The Income Tax Act confers on the CRA a broad range of powers to audit Canadian taxpayers, including registered charities and not-for-profit organizations (“NPOs”). Some examples of those audit powers that have been conferred on CRA include the power to inspect books and records, as well as to compel taxpayers to respond to requests for information or obtain third-party records at CRA’s request (potentially subject to CRA having received judicial authorization for the request). Section 231.3 of the Act even provides that a judge may, on an application brought by the Minister of National Revenue, issue a search warrant that allows any person named in that search warrant to enter into and search any building, receptacle, or other place for any document that may afford evidence of an offence under the Act.
In addition to being aware of the scope of CRA’s audit powers, charities and NPOs should be aware of the limits on those powers as well as how to deal with CRA in the event that CRA exercises its audit authority under the Act.
When a charity or NPO is selected for audit, CRA may conduct a “desk audit”, a “field audit”, or in the case of a registered charity, possibly a “headquarters field audit”. A desk audit essentially amounts to a request from CRA Head Office to provide supporting documentation in respect of a particular area of review. A field audit is an in-person visit from an auditor who works in the CRA Tax Services Office that services the area in which the particular taxpayer is located. A headquarters field audit is an in-person visit from an auditor assigned to the CRA Charities Directorate. For registered charities, this is likely the most serious type of audit since that division of CRA is responsible for ensuring that organizations qualify as charities under the common law, that their operations fall within the limits of the Act, that their receipting practices are consistent and appropriate, among other things.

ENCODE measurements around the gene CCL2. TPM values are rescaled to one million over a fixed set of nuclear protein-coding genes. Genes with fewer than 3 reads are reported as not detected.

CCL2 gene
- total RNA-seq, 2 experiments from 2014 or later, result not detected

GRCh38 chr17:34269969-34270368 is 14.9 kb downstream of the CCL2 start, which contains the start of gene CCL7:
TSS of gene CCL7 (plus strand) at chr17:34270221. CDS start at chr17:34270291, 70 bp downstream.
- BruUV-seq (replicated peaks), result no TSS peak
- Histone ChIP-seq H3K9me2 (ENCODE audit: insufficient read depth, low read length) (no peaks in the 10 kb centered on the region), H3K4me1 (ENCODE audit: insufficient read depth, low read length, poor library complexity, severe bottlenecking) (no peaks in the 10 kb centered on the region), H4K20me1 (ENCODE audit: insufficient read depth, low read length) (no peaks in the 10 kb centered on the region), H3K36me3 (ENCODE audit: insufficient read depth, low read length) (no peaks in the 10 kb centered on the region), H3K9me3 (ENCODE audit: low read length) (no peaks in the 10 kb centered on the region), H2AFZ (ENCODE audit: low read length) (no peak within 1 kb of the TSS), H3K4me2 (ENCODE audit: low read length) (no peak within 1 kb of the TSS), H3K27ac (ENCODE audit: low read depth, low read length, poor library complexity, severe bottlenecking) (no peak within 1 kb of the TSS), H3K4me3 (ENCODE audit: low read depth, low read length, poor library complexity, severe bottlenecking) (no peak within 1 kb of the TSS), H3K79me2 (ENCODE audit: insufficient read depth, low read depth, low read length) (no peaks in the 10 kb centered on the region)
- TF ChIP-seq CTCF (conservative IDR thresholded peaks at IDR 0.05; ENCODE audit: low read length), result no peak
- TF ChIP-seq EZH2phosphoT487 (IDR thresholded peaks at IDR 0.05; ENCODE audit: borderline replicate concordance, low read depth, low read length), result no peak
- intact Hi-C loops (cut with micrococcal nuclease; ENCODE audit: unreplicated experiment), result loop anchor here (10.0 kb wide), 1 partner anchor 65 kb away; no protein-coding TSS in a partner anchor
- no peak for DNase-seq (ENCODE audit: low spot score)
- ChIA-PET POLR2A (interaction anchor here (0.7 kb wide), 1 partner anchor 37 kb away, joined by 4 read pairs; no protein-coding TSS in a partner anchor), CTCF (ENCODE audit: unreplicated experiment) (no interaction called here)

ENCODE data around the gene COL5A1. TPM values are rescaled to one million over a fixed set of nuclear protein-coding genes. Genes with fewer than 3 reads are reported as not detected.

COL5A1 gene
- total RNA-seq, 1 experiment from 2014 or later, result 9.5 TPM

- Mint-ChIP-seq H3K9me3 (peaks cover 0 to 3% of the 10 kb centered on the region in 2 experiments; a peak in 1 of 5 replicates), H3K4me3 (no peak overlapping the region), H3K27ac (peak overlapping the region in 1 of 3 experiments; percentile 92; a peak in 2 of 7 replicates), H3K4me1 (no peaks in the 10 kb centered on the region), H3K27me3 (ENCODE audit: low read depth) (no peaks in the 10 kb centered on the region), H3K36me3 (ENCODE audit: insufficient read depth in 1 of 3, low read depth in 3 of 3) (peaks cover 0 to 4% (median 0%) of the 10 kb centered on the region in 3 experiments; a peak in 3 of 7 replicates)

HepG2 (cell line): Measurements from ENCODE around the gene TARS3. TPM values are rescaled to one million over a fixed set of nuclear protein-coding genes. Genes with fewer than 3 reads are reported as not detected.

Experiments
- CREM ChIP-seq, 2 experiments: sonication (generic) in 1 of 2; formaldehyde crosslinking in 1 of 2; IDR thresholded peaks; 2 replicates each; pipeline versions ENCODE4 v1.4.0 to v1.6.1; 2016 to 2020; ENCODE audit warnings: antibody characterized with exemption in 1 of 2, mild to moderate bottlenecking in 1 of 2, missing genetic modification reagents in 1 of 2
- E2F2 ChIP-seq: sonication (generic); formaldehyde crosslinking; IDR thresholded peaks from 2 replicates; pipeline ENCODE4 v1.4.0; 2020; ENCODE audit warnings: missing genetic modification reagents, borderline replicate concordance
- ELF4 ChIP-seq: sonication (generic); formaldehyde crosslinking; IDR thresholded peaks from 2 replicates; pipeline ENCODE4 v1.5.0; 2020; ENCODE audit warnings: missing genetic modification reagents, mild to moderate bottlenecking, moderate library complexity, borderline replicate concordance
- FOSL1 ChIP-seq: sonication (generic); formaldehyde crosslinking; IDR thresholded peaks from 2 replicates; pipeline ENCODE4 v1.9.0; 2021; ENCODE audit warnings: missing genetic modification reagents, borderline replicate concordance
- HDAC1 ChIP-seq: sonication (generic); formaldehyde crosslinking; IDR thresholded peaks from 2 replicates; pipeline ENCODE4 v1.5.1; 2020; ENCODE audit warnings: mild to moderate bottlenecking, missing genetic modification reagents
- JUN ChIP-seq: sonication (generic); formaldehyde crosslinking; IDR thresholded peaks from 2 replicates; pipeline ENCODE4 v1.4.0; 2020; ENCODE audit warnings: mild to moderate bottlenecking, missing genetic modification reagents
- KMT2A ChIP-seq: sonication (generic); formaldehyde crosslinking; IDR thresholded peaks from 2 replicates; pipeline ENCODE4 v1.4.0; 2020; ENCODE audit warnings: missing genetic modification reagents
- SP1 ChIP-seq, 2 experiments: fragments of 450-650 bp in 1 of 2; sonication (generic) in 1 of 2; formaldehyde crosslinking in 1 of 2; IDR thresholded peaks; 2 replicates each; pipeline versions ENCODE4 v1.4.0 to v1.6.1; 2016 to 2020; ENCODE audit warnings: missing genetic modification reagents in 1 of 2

Once CRA has notified a charity in writing that it is the subject of an audit, as well as the type and scope of that audit it would be appropriate for the charity, as a matter of first course, to consult an advisor to assess the audit risks and to devise a strategy to deal effectively with the audit in a manner that is consistent with the charity’s legal obligations under the Act.
One such legal obligation is the requirement that charities provide “all reasonable assistance” to CRA in order to assist CRA in carrying out its audit of the charity. Practically speaking, this requirement means that charities should be civil and cooperative with CRA auditors. Other ways in which a charity may reasonably assist a CRA auditor is by having the relevant documents at-hand upon the CRA auditor’s arrival on the charity’s premises. Upon the arrival of the CRA auditor, the charity should appear prepared and organized. A charity should also consider providing a space for the CRA auditor to carry out his or her work, and assign an employee of the charity to be the point of contact for the charity to communicate with the CRA. The charity might also consider doing an internal review of its relevant practices and procedures so as to be in a position to be able to demonstrate to the CRA auditor how the charity intends to ensure future compliance with the Act.
Best practices that every charity can adopt include knowing the rules in the Act and training staff and employees accordingly. Charities should also be aware of CRA audit project (such as the current CRA political activity audit project) as well as potential audit triggers (such as the failure to complete annual compliance requirements, for example). Charities should always keep accurate and detailed books and records, and complete all of their annual filings. Finally, as previously mentioned, if the charity has any concerns in respect of how to comply with the Act, it should seek professional advice, sooner rather than later.
By Nicole K. D’Aoust, Miller Thomson LLP
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